by R. Gil Student
I. Candy Wrappers
Parents of small children have an embarrassing Shabbos secret. There is one act, which rabbis frequently warn against, that we all violate at one time or another. I cannot imagine raising children without committing this act. I will explain what it is and why it is disallowed, and offer an explanation on why doing it is permissible. I would not attempt to justify this on my own but since one contemporary writer explicitly allows it and another implies it is permissible, I believe I have sufficient backing.
Writing and erasing are separate Shabbos prohibitions on a biblical level, consisting of the opposite of each other. What you may not write on Shabbos, you may not erase. You are not allowed to print a label on Shabbos with words on it because that constitutes writing. Similarly, you may not destroy the writing on a label because that constitutes erasing. Tearing a label so that the letters are destroyed erases the words printed on the label. Therefore, you may not tear open a candy wrapper if you will rip through the lettering.
Anyone with children knows the difficulty of standing between them and candy. Parents need to take strong stands on eating habits but they also need to choose their battles wisely. A detail in the laws of Shabbos makes the candy wrapper issue even more difficult.
In general, an incidental violation is not necessarily forbidden. On Shabbos, we distinguish between a davar she-eino miskaven and a pesik reisheih. The former is a contingent unintended consequence–it may or may not happen and is therefore permissible. The latter is inevitable and forbidden. Translating this into candy wrappers: if you can open it without tearing through letters, then you may open it even if you accidentally tear through letters. The erasing was entirely unintended. But if it is impossible to open the wrapper without tearing through letters, it becomes a pesik reisheih. You may not even try because you will inevitably erase the letters.
II. Erasing Letters
This means that when your child asks if he can have a specific candy, you have to inspect the wrapper before answering. You have to raise his hopes and then, if the wrapper fails inspection, dash it. Observant parents do this in the supermarket when checking for kosher certification. But when children are used to eating a specific candy during the week, refusing them on Shabbos becomes more difficult.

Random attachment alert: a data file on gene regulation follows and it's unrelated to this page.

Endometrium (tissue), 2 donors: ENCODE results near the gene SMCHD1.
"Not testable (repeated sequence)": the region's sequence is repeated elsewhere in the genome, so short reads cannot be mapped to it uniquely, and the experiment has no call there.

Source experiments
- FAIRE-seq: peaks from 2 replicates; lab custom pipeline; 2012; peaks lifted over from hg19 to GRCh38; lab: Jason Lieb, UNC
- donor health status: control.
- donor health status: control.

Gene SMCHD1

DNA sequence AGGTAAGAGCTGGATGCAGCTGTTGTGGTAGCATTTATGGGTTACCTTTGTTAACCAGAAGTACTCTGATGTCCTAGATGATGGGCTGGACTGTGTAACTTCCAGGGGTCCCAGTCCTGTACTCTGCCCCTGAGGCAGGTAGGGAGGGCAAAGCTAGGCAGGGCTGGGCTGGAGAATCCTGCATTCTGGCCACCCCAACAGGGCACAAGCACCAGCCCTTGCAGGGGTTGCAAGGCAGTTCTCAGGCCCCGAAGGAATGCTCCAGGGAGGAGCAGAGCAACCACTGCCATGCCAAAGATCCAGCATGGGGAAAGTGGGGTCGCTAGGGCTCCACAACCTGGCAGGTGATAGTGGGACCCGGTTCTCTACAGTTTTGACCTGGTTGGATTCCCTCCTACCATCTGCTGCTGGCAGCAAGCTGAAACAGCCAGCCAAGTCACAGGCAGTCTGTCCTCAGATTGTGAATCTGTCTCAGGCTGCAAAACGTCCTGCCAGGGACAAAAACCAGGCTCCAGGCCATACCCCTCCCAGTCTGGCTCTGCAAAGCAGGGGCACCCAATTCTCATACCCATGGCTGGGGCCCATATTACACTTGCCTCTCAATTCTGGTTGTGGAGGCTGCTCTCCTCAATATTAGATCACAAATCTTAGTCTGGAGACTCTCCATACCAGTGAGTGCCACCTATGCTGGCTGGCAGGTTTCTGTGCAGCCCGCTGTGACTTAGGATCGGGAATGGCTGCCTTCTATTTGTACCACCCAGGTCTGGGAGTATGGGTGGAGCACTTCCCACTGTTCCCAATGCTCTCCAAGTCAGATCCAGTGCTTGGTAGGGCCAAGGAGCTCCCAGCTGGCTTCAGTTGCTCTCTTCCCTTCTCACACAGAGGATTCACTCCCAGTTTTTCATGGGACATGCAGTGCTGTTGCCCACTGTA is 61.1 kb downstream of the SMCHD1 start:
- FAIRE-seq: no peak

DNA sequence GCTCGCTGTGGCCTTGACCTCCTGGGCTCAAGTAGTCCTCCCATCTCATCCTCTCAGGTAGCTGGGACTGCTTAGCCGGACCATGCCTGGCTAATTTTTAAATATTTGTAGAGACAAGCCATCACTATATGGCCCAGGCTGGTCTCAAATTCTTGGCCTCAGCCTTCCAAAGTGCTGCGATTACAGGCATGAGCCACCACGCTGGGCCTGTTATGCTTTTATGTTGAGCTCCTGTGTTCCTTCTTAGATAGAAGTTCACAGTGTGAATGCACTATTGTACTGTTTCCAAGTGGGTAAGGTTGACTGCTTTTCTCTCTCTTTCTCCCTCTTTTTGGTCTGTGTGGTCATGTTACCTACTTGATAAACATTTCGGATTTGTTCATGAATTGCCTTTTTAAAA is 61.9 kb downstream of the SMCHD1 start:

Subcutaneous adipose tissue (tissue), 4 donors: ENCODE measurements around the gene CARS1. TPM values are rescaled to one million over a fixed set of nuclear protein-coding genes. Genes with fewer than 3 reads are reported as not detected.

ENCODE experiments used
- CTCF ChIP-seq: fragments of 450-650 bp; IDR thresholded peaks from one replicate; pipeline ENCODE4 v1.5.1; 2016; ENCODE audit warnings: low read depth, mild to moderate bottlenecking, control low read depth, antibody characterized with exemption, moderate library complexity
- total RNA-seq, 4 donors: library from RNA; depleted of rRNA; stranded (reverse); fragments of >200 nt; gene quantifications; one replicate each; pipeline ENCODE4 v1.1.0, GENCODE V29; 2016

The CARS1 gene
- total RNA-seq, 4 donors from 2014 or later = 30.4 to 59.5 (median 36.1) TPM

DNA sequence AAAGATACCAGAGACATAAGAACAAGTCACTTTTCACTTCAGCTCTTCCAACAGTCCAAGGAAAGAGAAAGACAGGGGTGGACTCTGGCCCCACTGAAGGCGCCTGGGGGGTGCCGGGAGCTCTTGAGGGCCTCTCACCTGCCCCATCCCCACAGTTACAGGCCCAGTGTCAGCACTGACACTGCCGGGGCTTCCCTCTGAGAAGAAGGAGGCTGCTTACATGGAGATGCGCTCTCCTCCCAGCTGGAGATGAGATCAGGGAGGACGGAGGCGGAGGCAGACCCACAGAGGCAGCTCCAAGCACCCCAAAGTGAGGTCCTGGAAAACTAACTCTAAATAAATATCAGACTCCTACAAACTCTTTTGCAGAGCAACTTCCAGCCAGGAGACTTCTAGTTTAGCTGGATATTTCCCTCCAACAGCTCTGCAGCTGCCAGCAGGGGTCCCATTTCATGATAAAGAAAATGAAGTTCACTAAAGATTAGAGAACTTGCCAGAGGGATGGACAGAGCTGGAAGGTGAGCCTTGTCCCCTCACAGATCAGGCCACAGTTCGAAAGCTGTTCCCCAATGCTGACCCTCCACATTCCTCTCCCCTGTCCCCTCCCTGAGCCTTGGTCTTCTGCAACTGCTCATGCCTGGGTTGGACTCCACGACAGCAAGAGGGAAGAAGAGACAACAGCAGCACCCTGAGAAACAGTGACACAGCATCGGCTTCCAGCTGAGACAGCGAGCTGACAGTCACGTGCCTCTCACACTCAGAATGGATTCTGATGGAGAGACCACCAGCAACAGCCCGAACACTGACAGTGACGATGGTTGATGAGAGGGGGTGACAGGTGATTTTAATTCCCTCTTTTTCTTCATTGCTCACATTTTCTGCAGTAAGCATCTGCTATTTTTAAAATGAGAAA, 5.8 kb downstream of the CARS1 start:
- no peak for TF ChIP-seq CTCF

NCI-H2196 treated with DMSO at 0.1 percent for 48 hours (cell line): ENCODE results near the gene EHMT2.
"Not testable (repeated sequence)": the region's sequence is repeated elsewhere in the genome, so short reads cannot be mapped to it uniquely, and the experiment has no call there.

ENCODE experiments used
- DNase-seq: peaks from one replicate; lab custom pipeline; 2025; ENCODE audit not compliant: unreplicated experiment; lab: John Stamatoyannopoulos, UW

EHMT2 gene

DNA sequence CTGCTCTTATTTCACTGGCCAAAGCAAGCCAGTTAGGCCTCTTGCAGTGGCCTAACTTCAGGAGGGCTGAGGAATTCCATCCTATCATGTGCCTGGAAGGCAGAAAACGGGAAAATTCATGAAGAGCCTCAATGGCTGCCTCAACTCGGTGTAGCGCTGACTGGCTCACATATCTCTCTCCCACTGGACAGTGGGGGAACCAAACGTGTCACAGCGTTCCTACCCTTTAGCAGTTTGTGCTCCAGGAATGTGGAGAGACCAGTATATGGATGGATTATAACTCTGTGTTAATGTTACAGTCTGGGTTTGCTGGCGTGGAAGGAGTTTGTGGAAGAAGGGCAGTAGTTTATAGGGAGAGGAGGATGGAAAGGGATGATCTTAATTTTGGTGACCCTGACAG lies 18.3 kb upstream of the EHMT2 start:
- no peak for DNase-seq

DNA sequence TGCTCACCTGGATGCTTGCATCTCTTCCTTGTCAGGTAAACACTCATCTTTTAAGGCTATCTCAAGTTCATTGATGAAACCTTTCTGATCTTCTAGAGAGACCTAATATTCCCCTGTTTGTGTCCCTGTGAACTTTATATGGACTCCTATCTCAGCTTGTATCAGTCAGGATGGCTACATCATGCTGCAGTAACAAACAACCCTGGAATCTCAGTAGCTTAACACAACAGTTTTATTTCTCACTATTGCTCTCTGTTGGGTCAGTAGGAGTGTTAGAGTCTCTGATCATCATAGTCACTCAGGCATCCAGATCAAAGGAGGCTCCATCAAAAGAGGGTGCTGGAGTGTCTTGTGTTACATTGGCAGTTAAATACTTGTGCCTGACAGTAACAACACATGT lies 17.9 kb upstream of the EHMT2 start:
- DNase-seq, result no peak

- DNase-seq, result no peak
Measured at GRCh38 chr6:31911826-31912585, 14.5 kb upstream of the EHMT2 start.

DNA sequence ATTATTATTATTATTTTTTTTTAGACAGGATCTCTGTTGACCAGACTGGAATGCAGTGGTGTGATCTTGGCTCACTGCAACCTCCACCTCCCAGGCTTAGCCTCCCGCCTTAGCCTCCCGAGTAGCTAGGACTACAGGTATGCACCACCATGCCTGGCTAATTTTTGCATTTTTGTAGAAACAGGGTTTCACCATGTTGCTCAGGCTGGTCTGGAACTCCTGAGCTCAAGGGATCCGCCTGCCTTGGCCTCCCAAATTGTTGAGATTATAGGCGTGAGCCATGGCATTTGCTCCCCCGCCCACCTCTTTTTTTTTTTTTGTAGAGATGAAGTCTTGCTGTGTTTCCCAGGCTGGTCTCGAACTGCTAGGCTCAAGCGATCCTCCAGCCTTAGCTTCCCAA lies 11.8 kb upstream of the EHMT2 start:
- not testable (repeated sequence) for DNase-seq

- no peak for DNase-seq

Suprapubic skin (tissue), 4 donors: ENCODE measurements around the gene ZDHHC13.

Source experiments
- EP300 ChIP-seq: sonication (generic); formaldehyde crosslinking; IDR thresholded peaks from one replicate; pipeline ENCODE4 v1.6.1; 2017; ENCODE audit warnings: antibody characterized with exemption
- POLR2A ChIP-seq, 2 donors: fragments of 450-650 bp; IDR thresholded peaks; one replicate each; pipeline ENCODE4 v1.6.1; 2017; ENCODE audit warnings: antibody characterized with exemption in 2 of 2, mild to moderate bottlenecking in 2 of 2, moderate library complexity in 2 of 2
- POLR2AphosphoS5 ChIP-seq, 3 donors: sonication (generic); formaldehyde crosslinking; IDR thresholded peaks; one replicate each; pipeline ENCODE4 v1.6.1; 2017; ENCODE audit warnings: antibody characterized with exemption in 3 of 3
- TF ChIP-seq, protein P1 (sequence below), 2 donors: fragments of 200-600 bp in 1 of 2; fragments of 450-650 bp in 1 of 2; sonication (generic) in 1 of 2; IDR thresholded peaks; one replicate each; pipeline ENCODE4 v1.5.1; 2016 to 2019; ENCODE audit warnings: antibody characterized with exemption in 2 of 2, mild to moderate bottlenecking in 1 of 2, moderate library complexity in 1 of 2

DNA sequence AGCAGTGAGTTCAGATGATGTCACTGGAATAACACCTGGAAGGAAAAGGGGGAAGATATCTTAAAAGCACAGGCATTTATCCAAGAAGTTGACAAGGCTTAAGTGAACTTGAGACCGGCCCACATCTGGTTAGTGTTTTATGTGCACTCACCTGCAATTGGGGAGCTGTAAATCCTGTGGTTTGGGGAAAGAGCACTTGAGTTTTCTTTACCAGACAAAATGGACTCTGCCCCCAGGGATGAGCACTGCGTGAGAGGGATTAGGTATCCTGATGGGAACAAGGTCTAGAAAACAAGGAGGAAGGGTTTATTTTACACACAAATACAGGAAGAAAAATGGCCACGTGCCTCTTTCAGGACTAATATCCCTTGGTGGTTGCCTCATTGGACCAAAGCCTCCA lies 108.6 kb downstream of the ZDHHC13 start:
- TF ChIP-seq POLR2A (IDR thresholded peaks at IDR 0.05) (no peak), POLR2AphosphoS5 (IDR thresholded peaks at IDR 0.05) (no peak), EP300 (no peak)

What often ends up happening is that you tell the child to open the candy himself. In other words, you let him commit the sin. After a certain age, when the child is old enough to know it is wrong, this becomes problematic. And if he can’t open it himself and needs parental assistance, you have to decide whether you want to use your parental capital to say no. After you have already said yes and the child has spent a few minutes trying to open the wrapper, saying no at that point risks a tantrum. Of course, sometimes you have to say no to your children. But you usually want to save those occasions for when you really need it.
Realistically, many parents look the other way. This is a judgment issue. Can you open the wrapper without tearing through letters? Well, if you try really hard, and use all your motor skills, maybe you can. That justification, usually false, assumes you have even tried to think it through. I suspect most parents don’t even get that far and simply tear open the wrapper to avoid the uncomfortable situation.
III. Incidental Erasing
The Rema (Orach Chaim 340:3) quotes from the Mordekhai in the name of R. Meir of Rotenberg that you may not cut letters on a cake. This is a common Shabbos problem. If letters are written in frosting on a cake, according to the Rema you may not slice through the letters because that constitutes erasing. This ruling serves as the source against all incidental erasing of letters, including on candy wrappers. When you open the wrapper and rip through letters, you erase the writing like on a cake.